PODCAST: Time for Adult-Only Restaurants?

A new restaurant in Lake Highlands near Dallas has taken the plunge: they’re not allowing children to dine at their upscale French establishment.


Some people would prefer to dine in comfort without interruption from kids, so they pay a baby-sitter and leave the kids at home.

Some people don’t have kids and would rather not be bothered with other peoples.

Some people want to include their family in activities including eating out.

Some people don’t care about kids.

It’s hard enough to decide on Italian, Tex-Mex, French or American restaurants for food selection, but some people would like their dining options to also include exposure to children and would like them banned.

Diane Gottsman of the Protocol School of Texas is not among those who would send the children to the dungeon.  “We can all understand going to a restaurant, spending a lot of money for a special meal, and then there is a child crying and running up and down the aisles, and that really has to do with the parents,” she points out.  Good manners go a long way in social settings with strangers.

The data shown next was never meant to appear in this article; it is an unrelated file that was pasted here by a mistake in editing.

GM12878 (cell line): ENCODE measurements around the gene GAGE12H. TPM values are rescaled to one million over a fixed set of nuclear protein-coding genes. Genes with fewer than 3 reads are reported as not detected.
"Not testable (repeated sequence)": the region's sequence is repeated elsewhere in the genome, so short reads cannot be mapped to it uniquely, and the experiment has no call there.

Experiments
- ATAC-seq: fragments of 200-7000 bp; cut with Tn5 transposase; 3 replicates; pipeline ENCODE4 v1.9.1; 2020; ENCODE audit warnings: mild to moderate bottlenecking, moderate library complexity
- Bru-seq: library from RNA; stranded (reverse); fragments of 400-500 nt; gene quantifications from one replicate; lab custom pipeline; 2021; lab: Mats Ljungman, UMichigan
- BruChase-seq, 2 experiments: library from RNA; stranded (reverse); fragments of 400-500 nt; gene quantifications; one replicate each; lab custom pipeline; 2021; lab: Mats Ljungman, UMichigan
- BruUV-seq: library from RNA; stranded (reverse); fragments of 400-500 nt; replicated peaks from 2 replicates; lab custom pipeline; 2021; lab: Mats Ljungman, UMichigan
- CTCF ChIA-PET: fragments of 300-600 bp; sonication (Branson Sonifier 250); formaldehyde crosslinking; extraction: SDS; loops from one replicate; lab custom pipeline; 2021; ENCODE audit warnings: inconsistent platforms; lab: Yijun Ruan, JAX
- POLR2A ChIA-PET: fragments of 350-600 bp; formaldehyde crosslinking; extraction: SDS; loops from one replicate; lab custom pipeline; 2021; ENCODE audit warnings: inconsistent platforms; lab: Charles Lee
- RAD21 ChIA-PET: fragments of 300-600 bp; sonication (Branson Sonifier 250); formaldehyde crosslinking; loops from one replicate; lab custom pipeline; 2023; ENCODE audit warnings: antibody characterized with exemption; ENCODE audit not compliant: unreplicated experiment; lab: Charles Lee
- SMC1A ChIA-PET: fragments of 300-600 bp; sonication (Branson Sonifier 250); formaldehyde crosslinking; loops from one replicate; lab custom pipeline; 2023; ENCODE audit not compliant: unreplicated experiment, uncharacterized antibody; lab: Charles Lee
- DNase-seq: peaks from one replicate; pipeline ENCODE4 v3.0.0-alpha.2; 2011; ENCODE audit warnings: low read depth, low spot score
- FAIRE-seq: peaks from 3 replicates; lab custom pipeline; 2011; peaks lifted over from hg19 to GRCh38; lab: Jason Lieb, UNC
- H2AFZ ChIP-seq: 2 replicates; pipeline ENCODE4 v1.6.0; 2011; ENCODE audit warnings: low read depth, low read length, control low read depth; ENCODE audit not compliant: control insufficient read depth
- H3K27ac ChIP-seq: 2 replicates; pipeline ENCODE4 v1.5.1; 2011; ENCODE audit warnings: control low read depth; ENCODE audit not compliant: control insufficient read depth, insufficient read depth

Houston’s choice of eateries that restrict patrons on age tend to do so based on liquor sales and tend to be bars, where it is expected. 

Gottsman says there are considerations parents need to take into account. “It depends on which restaurant, time of day, the nature of the child.  There are so many things to take into consideration.” 

Barring children from the building, though, is a bit too far, she says.  “Certainly I don’t think it’s appropriate to ban children from eating with their family members. Good table manners, in the broadest sense of the words, might be the best course.

Couple eating dinner in restaurant

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